Detecting CSS features with @supports

With a variety of different browsers (and rapidly growing number of versions) out there feature detecting is a necessity for web developers. It keeps us from coding into the blue — while relying on the misbelief that all users regularly update their browser. In consequence adding checks into the code whether a specific feature is available helps us to work around vendor prefixes, enables us to use polyfills when necessary, and shields users from bad user experience.

Libraries like Modernizr assist us with detecting JavaScript and CSS features. But those libraries actually step in where browsers can do a good-enough job. Detecting programmatic features is easily done with plain JavaScript. When looking for Custom Elements support you can just do

if('registerElement' in document){ … }

Native feature detection for CSS isn’t that well-established to date, but available in all major browsers (implying the days of IE is numbered). It comes in two flavors: a pure CSS directive named @supports and a JavaScript helper function CSS.supports().

The CSS @supports directive

The @supports directive works much alike media queries. You specify a condition, in this case a feature you want to use, and apply styles as usual. The example shows how to detect support for CSS Scroll Snap Points, which is (at the time of writing) implemented in Firefox:

@supports (scroll-snap-type:mandatory){
.scroll {
scroll-snap-type: mandatory;
...
}
}

The great thing is, that you can use all sorts of logical operations in CSS feature detection, like checking for alternatives: CSS Scroll Snap Points have vendor-prefixed implementations in Microsoft Edge/IE and Safari. To target any of those cases, we could simply add logical conditions to the above example:

@supports (-webkit-scroll-snap-type: mandatory) or
(-ms-scroll-snap-type: mandatory) or
(scroll-snap-type: mandatory) {
.scroll {
-webkit-scroll-snap-type: mandatory;
-ms-scroll-snap-type: mandatory;
scroll-snap-type: mandatory;
...
}
}

Or we could target the case where a feature is missing to define a fallback, as for Chrome, just by using the not keyword:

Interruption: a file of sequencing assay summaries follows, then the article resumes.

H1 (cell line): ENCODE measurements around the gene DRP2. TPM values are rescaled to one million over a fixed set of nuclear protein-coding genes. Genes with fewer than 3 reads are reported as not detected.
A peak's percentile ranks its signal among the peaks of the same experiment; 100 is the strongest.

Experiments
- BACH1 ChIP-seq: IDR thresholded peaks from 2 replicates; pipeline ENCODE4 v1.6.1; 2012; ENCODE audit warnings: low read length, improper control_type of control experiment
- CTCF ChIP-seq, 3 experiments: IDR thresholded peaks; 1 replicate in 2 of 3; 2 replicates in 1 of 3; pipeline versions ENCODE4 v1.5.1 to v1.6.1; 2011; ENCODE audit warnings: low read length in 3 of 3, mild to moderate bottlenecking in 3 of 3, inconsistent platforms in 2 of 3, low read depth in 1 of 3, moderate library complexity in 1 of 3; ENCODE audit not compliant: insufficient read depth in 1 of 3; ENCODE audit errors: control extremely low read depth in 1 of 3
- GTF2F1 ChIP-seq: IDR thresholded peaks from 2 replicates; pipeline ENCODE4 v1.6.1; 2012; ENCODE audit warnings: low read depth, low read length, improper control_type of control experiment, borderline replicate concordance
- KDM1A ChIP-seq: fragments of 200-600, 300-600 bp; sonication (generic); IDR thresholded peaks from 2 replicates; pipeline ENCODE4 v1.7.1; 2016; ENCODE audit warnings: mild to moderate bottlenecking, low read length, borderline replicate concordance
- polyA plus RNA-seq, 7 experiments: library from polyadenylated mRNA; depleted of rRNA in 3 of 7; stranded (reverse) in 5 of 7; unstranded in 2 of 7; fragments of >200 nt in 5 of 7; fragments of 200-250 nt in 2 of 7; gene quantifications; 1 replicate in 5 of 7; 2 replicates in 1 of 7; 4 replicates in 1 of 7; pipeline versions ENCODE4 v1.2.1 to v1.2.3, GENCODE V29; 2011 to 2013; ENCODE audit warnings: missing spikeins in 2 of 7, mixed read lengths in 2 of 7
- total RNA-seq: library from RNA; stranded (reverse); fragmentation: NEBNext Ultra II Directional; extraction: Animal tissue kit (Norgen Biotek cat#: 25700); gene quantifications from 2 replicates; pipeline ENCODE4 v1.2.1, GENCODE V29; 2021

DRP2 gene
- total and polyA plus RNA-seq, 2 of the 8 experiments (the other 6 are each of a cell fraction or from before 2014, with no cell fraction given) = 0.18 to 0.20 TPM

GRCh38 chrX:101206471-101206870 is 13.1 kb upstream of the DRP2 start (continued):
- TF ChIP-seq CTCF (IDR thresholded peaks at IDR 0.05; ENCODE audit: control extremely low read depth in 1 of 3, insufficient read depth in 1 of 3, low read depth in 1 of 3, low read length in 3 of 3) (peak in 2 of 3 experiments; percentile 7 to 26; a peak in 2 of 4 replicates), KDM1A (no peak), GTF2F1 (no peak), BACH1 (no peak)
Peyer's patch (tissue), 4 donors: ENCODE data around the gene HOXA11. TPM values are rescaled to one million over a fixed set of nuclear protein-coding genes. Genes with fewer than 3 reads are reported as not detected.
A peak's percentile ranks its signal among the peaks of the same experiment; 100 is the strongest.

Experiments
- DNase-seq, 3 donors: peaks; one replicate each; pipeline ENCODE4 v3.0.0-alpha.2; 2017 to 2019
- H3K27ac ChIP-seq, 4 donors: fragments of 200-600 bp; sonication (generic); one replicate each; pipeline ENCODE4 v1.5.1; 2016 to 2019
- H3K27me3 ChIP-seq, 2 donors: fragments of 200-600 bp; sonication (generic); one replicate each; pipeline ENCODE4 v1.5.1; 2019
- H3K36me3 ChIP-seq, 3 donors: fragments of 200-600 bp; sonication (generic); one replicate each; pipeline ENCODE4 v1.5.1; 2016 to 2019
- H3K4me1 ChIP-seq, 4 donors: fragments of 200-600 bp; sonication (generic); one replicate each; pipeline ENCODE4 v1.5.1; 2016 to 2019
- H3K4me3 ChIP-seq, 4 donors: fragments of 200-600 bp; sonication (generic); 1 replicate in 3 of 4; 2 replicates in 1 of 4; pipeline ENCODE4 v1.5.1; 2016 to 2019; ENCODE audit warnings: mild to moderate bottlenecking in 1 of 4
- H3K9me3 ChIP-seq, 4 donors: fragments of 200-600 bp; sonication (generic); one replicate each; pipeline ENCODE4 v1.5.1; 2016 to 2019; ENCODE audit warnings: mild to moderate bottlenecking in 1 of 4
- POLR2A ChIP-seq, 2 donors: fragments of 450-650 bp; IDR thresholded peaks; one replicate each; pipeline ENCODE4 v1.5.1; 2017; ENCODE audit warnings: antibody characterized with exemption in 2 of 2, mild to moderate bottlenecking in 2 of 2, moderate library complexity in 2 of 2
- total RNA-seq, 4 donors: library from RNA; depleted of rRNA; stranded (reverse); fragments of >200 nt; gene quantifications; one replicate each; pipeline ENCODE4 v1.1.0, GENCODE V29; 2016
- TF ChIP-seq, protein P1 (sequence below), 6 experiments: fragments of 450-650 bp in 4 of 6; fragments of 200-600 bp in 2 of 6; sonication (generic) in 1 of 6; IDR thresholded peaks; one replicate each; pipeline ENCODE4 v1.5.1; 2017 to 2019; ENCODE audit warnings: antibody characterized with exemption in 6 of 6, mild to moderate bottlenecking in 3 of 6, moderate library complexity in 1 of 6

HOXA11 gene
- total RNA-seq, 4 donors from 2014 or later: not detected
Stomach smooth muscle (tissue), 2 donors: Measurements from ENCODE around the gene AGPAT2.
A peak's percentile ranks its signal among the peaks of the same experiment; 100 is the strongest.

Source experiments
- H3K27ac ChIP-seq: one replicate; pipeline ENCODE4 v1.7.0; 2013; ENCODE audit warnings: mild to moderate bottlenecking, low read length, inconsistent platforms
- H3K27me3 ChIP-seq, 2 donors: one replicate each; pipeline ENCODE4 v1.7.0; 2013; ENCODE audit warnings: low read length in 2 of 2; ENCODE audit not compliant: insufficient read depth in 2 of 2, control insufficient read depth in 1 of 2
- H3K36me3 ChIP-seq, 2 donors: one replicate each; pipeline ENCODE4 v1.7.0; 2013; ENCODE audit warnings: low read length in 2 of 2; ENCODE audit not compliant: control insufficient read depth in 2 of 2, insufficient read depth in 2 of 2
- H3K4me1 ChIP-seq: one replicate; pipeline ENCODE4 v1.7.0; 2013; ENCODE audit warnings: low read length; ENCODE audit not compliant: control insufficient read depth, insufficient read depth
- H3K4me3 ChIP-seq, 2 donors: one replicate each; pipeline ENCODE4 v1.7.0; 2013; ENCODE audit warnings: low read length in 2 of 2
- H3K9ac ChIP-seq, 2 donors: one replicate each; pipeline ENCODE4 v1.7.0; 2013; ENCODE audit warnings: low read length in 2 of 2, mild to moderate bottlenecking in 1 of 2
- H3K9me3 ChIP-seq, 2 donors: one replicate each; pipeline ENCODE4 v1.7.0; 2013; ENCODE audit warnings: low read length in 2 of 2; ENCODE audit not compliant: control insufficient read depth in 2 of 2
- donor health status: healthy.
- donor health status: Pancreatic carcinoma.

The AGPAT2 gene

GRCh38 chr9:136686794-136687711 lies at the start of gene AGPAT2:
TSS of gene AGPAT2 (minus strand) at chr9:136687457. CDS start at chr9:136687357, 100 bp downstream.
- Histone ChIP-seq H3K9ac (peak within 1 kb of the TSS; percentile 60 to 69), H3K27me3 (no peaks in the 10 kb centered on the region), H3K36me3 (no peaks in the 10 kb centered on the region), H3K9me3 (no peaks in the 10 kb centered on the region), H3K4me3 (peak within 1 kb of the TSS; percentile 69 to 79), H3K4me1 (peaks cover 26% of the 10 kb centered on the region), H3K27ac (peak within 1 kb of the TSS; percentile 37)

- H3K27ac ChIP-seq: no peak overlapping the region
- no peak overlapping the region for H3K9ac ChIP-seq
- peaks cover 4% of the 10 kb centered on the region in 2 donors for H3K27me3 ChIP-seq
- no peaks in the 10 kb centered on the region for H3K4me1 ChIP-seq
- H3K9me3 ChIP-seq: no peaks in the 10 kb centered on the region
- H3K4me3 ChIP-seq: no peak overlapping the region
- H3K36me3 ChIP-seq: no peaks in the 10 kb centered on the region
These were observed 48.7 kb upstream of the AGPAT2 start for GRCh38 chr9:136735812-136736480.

@supports not ((-webkit-scroll-snap-type: mandatory) or
(-ms-scroll-snap-type: mandatory) or
(scroll-snap-type: mandatory)) {
.scroll {
/* define a fallback */
...
}
}

Using CSS.supports() in JavaScript

The window.CSS.supports() functions does exactly the same thing in JavaScript. It checks whether a feature is available and gives a boolean result. Following the CSS Snap Points example from above, we could simply decide whether to we had load a polyfill by using

if(!CSS.supports("scroll-snap-type", "mandatory"){
// load polyfill
}

In this simple case CSS.supports() accepts two parameters: the name of the CSS feature we want to test and its value. More complex checks, for example when we’d like to detect multiple features at once combined with Boolean operator, don’t work that way. But there is an even easier to use alternative: we can use CSS.supports() with only one string parameter with exactly the same feature detection syntax as @supports would accept:

if(!CSS.supports("(-webkit-scroll-snap-type: mandatory) or
(-ms-scroll-snap-type: mandatory) or
(scroll-snap-type: mandatory)"){
// load polyfill
}

Happy feature detecting!

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The tech staff of OneBitAhead GmbH, putting the web stack to work. Here to discuss daily bits & bytes. #javascript #nodejs #webcomponents #rdbms #php

The tech staff of OneBitAhead GmbH, putting the web stack to work. Here to discuss daily bits & bytes. #javascript #nodejs #webcomponents #rdbms #php